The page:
Carnitine in Your Diet:
  • Meat (especially red meat)
  • Dairy products
  • Fish
  • Poultry
  • Tempeh (fermented soybeans)
  • Wheat
  • Asparagus
  • Avacados
  • Peanut butter
SERIOUS SIDE EFFECTS:
  • Rapid heart rate
  • Increase in blood pressure
  • Fever
LESS SERIOUS Effects:
  • Vomiting
  • Nausea
  • Headache
  • Diarrhea
  • Stuffy nose
  • Restlessness
  • Difficulty sleeping

CAUTION: Carnitine can impair thyroid hormone action, so you shouldn't take it if your thyroid hormone levels are low or borderline low. It's also not recommended for anyone on dialysis. Carnitine has a higher risk of negative interactions with other supplements, so be sure to talk to your doctor and/or pharmacist before taking it. It may be helpful to have a list of all of the medications and supplements you are taking ready for that conversation.


COQ10

CoQ10, or coenzyme Q10, is a powerful antioxidant that is in most of the tissues in your body. The role of coenzymes is to break down food and convert it to energy in the form of adenosine triphosphate (ATP), which studies show is sometimes deficient in people with fibromyalgia and chronic fatigue syndrome.

A typical dosage of CoQ10 is 30 to 90 mg each day, taken in smaller doses 2 or 3 times a day. Some doctors recommended as much as 200 mg per day. So far, there's no specific dosage recommendation for fibromyalgia or chronic fatigue syndrome.

CoQ10 is fat-soluble, which means that you'll absorb it better when you take it with a meal containing oil or fat. CoQ10 works slowly, so you may not see any therapeutic benefit for up to 8 weeks. While early studies on CoQ10 for these conditions are promising, more research needs to be done. Before starting any supplement, of course, you should consult your doctor.

You can get more CoQ10 in your diet by eating more oily fish, organ meats and whole grains. It's widely available in supplement form.

CoQ10 Side Effects:
Some people do experience negative side effects of CoQ10, but these effects typically are mild and do not require treatment. Side effects include:

  • Nausea and/or vomiting
  • Heartburn
  • Diarrhea
  • Loss of appetite
  • Skin itching
  • Rash
  • insomnia
  • Headache
  • Dizziness
  • Itching
  • Irritability
  • Increased light sensitivity of the eyes
  • Fatigue
  • Flu-like symptoms

CAUTION: CoQ10 may lower blood sugar levels and blood pressure. If you have diabetes, hypoglycemia or low blood pressure, be sure to talk to your doctor before starting CoQ10 supplements.


MAGNESIUM MALATE

Magnesium malate combines magnesium and malic acid. Both substances help produce energy in the form of adenosine triphosphate (ATP), which studies show can be deficient in fibromyalgia (FM) and chronic fatigue syndrome (CFS/ME). Magnesium helps cells form and maintains muscles, bones and nerves.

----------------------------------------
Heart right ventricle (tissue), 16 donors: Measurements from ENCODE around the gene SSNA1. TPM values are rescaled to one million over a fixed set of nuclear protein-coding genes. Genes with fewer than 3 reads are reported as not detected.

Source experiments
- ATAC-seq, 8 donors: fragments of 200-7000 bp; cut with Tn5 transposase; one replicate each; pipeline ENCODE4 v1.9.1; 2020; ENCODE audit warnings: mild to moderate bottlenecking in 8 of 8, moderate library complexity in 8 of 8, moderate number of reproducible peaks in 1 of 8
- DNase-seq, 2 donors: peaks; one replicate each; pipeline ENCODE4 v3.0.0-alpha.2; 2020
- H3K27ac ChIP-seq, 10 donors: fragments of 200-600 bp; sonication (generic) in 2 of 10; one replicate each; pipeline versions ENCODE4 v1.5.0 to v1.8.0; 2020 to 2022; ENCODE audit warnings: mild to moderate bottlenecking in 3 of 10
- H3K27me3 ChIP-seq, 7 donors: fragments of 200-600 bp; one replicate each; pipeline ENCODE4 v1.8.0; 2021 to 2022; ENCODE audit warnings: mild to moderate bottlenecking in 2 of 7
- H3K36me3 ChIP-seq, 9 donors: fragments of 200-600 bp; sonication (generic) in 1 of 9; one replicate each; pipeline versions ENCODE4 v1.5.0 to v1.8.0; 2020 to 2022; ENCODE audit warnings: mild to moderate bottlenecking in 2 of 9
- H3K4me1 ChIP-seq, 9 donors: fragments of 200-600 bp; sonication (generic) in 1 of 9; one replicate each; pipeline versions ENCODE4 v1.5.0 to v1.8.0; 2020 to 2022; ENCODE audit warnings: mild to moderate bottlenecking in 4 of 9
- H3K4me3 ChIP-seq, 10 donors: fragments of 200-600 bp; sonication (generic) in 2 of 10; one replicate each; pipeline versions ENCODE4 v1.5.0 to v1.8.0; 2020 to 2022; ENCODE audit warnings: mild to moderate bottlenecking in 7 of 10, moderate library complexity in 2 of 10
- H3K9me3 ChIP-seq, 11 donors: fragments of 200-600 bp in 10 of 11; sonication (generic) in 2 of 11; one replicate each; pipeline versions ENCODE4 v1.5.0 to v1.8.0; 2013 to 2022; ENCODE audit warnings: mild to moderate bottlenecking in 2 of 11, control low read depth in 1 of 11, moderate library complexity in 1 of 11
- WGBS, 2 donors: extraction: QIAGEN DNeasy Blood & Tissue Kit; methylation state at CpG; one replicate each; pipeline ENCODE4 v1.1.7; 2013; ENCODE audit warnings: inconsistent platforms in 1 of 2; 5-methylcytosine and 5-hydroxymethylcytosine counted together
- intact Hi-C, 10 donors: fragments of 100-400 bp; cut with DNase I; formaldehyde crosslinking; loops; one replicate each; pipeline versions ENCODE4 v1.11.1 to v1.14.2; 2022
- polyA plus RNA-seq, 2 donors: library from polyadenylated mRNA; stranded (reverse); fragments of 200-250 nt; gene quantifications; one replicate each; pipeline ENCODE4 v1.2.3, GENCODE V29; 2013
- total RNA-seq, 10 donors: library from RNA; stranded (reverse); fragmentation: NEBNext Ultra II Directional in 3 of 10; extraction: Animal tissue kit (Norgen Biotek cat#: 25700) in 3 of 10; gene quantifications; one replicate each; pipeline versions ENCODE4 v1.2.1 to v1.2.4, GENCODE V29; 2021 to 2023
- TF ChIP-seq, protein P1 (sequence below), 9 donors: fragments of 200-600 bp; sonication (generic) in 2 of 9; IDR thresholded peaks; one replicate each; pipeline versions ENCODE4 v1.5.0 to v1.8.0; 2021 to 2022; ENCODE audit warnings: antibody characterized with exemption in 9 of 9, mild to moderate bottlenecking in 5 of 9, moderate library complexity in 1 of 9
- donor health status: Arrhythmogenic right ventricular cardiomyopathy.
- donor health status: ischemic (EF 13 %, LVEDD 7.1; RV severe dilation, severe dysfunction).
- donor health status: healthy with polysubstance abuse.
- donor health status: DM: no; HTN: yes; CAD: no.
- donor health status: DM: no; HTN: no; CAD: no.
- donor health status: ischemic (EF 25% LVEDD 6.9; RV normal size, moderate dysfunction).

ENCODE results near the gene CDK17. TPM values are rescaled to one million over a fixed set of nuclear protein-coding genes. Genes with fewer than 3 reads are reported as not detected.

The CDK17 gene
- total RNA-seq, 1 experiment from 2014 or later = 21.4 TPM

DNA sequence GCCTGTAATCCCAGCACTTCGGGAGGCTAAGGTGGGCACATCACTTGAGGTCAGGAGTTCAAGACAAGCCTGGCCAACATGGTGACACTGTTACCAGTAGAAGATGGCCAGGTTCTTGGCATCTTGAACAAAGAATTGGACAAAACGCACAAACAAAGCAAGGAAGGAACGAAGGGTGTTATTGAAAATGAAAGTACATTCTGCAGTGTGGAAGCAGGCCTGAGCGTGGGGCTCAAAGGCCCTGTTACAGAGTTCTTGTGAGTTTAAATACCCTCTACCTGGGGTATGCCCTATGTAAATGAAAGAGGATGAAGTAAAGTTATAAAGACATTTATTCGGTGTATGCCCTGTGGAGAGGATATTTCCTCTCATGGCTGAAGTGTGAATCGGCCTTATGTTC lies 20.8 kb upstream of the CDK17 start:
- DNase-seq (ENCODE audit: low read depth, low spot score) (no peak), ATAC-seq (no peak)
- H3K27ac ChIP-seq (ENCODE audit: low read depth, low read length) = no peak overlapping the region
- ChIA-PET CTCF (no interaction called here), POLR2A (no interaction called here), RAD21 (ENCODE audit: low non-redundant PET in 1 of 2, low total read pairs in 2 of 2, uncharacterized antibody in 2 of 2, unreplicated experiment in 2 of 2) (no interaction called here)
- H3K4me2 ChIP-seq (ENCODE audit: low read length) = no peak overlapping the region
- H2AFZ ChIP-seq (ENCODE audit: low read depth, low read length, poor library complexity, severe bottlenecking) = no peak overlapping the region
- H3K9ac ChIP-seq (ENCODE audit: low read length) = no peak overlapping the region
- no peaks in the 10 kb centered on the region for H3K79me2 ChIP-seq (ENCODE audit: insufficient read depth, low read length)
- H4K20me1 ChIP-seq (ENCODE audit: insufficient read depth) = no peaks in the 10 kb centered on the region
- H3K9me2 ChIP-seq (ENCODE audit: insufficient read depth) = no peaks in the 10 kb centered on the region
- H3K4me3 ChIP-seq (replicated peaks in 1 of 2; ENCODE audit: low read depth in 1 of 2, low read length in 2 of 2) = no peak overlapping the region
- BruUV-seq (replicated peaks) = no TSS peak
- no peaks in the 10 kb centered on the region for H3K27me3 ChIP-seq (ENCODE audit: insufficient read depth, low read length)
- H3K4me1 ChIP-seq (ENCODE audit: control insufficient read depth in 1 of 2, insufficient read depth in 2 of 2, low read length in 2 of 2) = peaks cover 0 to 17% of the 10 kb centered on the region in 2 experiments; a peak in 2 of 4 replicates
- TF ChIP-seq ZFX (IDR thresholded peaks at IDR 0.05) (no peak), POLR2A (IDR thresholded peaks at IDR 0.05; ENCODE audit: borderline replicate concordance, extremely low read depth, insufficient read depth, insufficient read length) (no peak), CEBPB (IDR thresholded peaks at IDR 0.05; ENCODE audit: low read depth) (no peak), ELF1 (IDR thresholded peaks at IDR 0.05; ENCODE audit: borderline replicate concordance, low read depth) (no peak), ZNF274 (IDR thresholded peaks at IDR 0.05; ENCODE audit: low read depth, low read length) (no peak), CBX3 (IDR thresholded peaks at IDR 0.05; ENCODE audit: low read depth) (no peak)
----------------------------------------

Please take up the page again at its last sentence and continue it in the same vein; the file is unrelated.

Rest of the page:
Some research supports magnesium malate for boosting energy and alleviating the pain and tenderness of FM. Many doctors and patients say they've had success with it, but one controlled study showed it was no more effective than placebo. More studies need to be done on whether these supplements are helpful.

Some FM/CFS/ME experts recommend taking 140 mg of magnesium twice a day, and 600 mg of malic acid 3 times a day, before meals. One uncontrolled study showed a benefit with 200 mg of malic acid and 50 mg of magnesium 3 times a day. It's likely to take some experimentation to find your optimal dosage.

Magnesium is found in fish, artichokes, bananas, grains, yogurt, black beans, almonds, cashews and brazil nuts. Malic acid comes from apples or other tart fruits.

Side Effects of Magnesium Malate:
Both magnesium and malic acid can cause intestinal problems. So if you develop symptoms such as persistent diarrhea, bloating, or cramping, you might want to take a break from these supplements to see if symptoms resolve. You may also want to try them individually to see if one is easier to tolerate than the other.

CAUTION: If you have kidney or heart problems, be sure to check with your doctor before starting magnesium supplements.


NADH

NADH, or reduced nicontinamide adenine dinucleotide, is synthesized from niacin and is contained in all living cells. It's a coenzyme, meaning it helps enzymes in your body break down food and convert it to energy in the form of adenosine triphosphate (ATP), which studies show is sometimes deficient in people with fibromyalgia or CFS/ME. Research also shows that NADH can stimulate brain function.

A typical NADH dosage is between 5 mg to 50 mg per. But a safe, effective dosage for fibromyalgia and chronic fatigue syndrome has not yet been established. Some experts recommend low levels, such as 2.5 mg to 5 mg per day. While early clinical experience with NADH for these conditions is promising, more research needs to be done.